Homes lost 4.2% of their value during the past year, based on average prices during the three months to the end of May, compared with the same three-month period of the previous year, according to Halifax.

It was the biggest annual drop recorded since October 2009 and left the average home costing £160,519.

Prices also continued to drift lower on a quarter-on-quarter basis, which is generally seen as a smoother indicator of market trends, with homes losing 1.2% of their value on this measure, unchanged from the drop recorded for the three months to the end of April.

The typical home now costs 1.4% less than it did at the start of the year, although prices edged ahead by 0.1% during May itself, following a steep 1.4% drop in April.



Banks could see bonuses cut, dividends limited or lending levels restricted if their activities are considered too risky, the head of their new regulatory body, the Prudential Regulatory Authority, has said.

Hector Sants, who will lead the PRA, promised the new body will be tougher and more intrusive than current regulator, the FSA, and make its own judgments on the risks posed by a bank's activities.

The "central presumption" is that regulators cannot rely on what banks tell them and must carry out their own analysis, he said in a speech in London. Being focused just on financial stability will also help it avoid some of the mistakes made in the run-up to the credit crunch, he added.

In extreme cases, the new approach could mean a bank being forced to stop trading and wind itself down if the situation is deemed serious enough,

The former banker is currently chief executive of the FSA, but that organisation is being abolished and he will move over to run the PRA under the new regulatory regime coming into force next year.

In an attempt to avoid a repeat of the crisis that prompted taxpayer-funded bail-outs of Northern Rock, Royal Bank of Scotland and Lloyds Banking, the overseeing of the UK financial markets will now be handled by two bodies.



The royal wedding could be hit by April showers, forecasters have warned.

Much of the UK has been bathed in sunshine over the Easter Bank Holiday weekend, but weather experts now say that there is a risk of heavy rain falling on Prince William and Kate Middleton's big day.

Central London and Bucklebury, Berkshire, where Kate grew up, could both see rainfall as the celebrations for the happy couple get under way. The temperature for the royal wedding is likely to be in the high teens, compared to highs of 27C in London over the holiday weekend.

Plans are in place to ensure the wedding goes without a hitch, whatever the weather. If it rains, Prince William and Kate Middleton will leave Westminster Abbey in the Glass Coach, rather than the open-top 1902 State Landau.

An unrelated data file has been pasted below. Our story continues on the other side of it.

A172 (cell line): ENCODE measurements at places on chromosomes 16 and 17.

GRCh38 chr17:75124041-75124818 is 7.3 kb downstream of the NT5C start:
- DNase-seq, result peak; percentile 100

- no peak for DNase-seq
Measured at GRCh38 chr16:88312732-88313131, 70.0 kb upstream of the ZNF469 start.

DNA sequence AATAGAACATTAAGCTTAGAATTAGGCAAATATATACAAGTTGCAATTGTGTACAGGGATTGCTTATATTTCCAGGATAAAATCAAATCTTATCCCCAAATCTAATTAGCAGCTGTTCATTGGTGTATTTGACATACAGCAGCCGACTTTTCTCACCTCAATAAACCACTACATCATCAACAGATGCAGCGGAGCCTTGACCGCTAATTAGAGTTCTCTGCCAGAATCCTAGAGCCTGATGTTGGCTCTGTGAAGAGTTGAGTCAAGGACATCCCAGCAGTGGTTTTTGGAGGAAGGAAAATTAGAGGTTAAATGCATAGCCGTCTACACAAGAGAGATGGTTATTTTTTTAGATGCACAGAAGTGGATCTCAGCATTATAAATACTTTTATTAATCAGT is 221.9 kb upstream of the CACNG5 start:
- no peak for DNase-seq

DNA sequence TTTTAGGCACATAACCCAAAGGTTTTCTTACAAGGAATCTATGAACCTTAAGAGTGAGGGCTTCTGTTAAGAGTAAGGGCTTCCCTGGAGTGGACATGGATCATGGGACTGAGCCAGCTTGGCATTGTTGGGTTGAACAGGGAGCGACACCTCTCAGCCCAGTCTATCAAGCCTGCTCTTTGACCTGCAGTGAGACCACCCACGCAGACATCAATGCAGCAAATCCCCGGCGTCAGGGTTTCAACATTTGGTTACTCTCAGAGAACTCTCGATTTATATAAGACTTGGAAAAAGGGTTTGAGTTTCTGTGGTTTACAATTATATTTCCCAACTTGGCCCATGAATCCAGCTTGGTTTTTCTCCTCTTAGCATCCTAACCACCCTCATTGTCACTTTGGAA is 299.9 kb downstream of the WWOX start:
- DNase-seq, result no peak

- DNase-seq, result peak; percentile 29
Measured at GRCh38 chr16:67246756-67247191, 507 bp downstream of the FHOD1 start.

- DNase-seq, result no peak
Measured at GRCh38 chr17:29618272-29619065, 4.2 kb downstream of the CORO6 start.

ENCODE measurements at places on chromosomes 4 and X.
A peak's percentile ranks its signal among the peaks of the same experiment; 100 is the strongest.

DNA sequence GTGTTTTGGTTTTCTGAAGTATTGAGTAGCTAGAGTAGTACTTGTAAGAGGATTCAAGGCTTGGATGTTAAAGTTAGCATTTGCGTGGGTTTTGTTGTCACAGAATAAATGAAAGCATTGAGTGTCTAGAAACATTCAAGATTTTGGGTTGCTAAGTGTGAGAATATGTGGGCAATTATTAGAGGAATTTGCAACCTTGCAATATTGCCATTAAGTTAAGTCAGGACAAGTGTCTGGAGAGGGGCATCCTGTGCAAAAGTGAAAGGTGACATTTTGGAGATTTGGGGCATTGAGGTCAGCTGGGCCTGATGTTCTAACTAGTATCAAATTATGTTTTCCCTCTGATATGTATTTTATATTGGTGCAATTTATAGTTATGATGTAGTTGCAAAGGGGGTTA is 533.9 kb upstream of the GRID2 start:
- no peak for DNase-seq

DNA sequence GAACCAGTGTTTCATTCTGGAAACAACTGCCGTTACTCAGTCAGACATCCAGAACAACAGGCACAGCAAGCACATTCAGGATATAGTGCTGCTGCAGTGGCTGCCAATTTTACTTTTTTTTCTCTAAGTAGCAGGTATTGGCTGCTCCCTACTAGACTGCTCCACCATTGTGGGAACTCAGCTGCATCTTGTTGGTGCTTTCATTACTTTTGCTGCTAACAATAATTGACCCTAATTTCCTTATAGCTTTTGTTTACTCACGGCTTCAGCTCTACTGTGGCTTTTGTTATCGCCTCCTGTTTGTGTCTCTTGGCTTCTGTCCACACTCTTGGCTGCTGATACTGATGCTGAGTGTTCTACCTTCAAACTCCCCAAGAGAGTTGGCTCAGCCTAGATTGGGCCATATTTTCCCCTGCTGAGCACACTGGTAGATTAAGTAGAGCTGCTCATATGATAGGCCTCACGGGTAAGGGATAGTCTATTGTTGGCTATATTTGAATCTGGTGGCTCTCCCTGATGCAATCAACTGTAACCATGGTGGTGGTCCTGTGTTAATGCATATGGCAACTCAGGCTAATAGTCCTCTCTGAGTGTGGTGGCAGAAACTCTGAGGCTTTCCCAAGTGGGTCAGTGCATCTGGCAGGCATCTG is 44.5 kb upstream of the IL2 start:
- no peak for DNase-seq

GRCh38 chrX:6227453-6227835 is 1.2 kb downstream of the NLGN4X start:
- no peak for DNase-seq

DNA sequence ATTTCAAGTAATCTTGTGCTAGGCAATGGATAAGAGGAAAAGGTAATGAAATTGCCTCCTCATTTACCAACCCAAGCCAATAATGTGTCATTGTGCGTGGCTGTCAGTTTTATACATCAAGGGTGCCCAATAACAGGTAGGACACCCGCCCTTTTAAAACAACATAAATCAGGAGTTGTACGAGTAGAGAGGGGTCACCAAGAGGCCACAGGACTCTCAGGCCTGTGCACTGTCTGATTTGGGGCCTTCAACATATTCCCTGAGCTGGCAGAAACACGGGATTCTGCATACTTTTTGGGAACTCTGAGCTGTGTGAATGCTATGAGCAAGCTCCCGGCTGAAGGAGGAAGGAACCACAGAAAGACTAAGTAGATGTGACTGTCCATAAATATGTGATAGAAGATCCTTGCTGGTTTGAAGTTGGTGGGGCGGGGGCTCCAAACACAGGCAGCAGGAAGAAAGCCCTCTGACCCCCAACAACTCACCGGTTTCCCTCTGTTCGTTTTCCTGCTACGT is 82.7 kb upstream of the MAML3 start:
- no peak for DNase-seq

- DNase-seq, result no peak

Meanwhile, it has emerged that the couple will spend a private moment together with their families during the wedding service, away from the watching eyes of the world.


The former head of news and current chief reporter of the News of the World have been arrested on suspicion of phone hacking in London, sources said.

Ian Edmondson, 42, and Neville Thurlbeck, 50, were held by Scotland Yard detectives when they attended separate police stations in south-west London by appointment on Tuesday morning.

The pair were questioned on suspicion of conspiring to intercept communications and unlawfully intercepting voicemail messages.

These are the first arrests since the Metropolitan Police reopened its inquiry into claims that staff at the top-selling Sunday newspaper hacked into the answerphone messages of celebrities, politicians and Royals.

Scotland Yard has endured a torrent of criticism over its handling of the original case, which led to the conviction of the News of the World's royal editor, Clive Goodman, and private investigator Glenn Mulcaire in 2007.

In January the force launched a fresh investigation, codenamed Operation Weeting, after receiving "significant new information" from the paper's publisher, News International.


Stamp and collectibles trader Stanley said it expects to bring in a princely sum for royal wedding memorabilia next month.

The company said the wedding between Prince William and Kate Middleton should give a one-off boost to revenues and profits through sales of commemorative stamps, mugs and coasters among other collectible items.

Gibbons said the event will also lift trade at recently-acquired collectibles firm Benhams, as the company specialises in first-day covers - postage stamps sent on their first day of issue - which are expected to sell particularly well on April 29.

Stanley Gibbons reported an 8% rise in pre-tax profits to £4.5 million in the year to December 31, while sales were up 13% at £26.4 million.

A number of products will be on offer around the wedding, including an album pulling together all the commemorative stamps issued for the occasion.

The company will also have a special royal wedding section in its store at The Strand, London.